There’s certainly no way to avoid having a TBR if you’re a voracious reader. And honestly, even if you’re not a voracious reader, I still think everyone has a TBR, even if they don’t call it that (I’ve mentioned the fact that my mother never reads books on this blog before…yet even she has a list of a few that she always says she’s going to get around to).
One problem that I’ve encountered with having a TBR, however, is that I tend to get really excited about what I’m going to read next, even when I’m still finishing another book. And while that in and of itself isn’t a problem, it’s the fact that I start imagining what that next book is going to be like before I even get to it. I’ll read the general plot summary on Goodreads or the back of the book, and then I start thinking about what the main character must be like or what kinds of adventures he/she will end up on. It’s like I start telling myself the story before I’ve even gotten to it.
I’ve been having this problem lately with the book Inherent Vice by Thomas Pynchon. I added it to my TBR about a month ago after a guy from one of my classes recommended it to me, and I plan on reading it this summer, because the synopsis sounds really interesting. And while it’s probably still going to be a few weeks before I have a chance to get around to it, I think about the plot sometimes and what I’m expecting of it. It’s set in the 60’s in LA, and is supposed to have a noir-esque feel to it, so I’ve been imagining all sorts of plots and characterization for different characters in the novel based on what I know about the 60’s in LA and the type of mood that noir films had. And while all this thought is making me more excited to read the book, I can’t help but feel like I’m going to be disappointed when I finally sit down to read it, because there’s a good chance that the book is nothing like my imagination has made it out to be.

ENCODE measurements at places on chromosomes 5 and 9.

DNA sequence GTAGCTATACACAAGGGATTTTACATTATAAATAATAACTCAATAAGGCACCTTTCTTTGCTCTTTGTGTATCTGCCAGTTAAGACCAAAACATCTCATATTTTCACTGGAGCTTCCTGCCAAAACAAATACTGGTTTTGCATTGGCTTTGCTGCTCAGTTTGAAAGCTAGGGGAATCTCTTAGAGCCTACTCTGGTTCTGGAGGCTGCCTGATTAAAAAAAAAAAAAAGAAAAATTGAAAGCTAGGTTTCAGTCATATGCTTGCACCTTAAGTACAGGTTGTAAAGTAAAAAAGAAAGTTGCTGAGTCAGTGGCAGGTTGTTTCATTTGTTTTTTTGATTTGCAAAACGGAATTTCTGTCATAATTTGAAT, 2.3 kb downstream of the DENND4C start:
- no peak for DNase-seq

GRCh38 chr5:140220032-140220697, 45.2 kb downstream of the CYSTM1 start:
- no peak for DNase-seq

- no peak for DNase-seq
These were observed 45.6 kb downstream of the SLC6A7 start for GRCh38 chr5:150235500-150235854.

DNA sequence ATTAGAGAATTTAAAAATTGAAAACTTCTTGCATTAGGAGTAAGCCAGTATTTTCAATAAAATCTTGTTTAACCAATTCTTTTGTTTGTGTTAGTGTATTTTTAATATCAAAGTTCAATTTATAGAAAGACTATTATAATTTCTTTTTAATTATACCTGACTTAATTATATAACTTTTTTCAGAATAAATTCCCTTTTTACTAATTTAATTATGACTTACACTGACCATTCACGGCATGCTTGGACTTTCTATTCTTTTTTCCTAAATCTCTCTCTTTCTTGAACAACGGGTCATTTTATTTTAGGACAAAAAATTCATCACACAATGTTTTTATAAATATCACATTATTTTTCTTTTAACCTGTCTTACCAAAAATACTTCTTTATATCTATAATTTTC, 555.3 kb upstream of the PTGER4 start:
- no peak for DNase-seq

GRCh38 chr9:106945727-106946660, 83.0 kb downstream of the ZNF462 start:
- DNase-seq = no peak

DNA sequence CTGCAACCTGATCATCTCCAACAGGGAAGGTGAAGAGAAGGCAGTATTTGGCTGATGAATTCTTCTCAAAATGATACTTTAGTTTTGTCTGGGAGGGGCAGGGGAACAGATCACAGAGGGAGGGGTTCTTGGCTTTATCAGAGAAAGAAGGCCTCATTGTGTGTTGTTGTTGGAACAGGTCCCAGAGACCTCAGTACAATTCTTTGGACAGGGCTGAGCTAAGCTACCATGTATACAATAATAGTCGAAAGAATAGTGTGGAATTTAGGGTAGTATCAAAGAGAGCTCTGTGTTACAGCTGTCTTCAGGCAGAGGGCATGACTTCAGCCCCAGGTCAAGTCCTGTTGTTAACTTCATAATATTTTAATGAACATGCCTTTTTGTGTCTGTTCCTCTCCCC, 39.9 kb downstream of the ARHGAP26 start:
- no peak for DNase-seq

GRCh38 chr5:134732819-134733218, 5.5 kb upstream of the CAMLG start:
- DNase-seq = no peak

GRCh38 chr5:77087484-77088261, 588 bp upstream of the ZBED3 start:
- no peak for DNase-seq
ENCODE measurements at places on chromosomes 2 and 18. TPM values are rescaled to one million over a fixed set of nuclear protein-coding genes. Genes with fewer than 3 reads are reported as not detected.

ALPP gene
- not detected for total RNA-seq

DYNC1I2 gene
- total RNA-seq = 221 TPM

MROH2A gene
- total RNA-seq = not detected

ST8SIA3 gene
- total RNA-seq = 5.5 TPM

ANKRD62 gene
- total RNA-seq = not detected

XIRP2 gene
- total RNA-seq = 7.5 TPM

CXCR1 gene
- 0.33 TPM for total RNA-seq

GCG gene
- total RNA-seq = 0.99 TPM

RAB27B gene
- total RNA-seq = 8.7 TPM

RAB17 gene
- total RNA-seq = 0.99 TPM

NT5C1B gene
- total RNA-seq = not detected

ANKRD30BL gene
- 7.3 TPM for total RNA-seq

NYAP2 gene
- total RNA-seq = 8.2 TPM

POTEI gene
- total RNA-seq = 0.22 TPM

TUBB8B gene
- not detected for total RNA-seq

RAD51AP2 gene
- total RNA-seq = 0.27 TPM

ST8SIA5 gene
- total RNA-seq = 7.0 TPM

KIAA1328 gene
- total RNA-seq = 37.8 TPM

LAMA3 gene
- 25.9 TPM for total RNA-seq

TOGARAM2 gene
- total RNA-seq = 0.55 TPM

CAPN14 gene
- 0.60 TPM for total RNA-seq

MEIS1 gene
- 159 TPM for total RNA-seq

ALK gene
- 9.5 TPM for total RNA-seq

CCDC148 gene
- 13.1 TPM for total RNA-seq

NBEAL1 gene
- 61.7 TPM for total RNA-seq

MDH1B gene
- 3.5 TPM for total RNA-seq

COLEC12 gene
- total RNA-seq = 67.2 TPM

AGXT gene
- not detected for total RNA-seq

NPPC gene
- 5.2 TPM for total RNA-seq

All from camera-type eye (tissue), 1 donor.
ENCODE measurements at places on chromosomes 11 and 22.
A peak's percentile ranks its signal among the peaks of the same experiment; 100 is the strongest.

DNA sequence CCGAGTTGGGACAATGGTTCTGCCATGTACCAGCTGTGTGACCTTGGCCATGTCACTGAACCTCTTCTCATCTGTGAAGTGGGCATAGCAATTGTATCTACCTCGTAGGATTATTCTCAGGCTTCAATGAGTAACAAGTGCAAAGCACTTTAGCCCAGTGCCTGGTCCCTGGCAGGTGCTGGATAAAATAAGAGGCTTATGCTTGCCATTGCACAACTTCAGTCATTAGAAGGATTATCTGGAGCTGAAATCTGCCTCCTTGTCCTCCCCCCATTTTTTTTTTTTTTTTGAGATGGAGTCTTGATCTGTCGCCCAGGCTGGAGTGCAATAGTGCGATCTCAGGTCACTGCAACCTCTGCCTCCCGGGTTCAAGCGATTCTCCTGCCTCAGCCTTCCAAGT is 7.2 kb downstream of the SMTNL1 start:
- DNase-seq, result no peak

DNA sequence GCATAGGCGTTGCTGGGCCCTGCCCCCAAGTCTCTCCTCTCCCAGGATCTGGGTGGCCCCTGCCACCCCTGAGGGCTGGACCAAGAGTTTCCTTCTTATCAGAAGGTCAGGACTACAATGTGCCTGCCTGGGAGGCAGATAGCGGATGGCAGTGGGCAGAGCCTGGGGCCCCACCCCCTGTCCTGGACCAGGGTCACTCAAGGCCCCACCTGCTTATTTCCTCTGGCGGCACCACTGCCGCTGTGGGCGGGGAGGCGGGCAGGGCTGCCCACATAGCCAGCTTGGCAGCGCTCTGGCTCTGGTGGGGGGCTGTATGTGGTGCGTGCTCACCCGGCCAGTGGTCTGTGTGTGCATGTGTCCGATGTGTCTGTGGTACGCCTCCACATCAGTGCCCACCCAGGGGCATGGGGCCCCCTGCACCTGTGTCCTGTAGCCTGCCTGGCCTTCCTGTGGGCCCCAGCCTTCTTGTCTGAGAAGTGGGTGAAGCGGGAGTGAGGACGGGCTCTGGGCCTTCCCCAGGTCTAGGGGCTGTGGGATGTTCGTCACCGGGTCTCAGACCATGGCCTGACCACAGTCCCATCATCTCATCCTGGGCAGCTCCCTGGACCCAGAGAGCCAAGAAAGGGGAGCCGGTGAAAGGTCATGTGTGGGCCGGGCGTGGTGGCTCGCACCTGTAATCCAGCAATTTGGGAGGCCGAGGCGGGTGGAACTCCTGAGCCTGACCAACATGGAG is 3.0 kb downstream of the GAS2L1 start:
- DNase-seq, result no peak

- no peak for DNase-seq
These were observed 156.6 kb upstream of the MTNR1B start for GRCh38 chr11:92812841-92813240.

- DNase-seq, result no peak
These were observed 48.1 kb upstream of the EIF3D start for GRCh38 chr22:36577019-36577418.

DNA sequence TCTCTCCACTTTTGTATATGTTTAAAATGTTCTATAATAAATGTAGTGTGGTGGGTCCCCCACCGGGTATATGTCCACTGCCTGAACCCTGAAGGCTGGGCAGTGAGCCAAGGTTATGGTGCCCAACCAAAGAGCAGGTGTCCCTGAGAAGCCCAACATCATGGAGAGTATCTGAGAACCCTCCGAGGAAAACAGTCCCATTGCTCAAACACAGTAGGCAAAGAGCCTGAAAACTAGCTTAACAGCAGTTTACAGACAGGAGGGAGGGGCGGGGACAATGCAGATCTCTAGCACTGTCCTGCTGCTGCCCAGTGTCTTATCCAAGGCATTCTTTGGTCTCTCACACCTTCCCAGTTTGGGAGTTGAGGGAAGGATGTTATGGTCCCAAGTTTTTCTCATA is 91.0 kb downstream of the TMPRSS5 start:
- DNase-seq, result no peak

I don’t know if any of this has to do with the fact that I’m a writer, so when I hear a general description of a story, I start to piece a plot together in my mind, but this could also be a universal problem that other people have. I’m just one person, so I wouldn’t know. I don’t quite know how to stop doing it either, although I’m not sure if I’d want to, even if I knew how. Like I’ve said, imagining what a book is going to be like before I read it hypes me up even more to read it and it’s fun to think about. It’s the disappointment that comes when I actually read the book that drives me crazy.
Anyway, that’s all that’s really been on my mind today. Has anyone else ever experienced this, and how to you deal with the disappointment when a book you’ve had on your TBR forever doesn’t live up to the story or the characters you’ve built up in your head?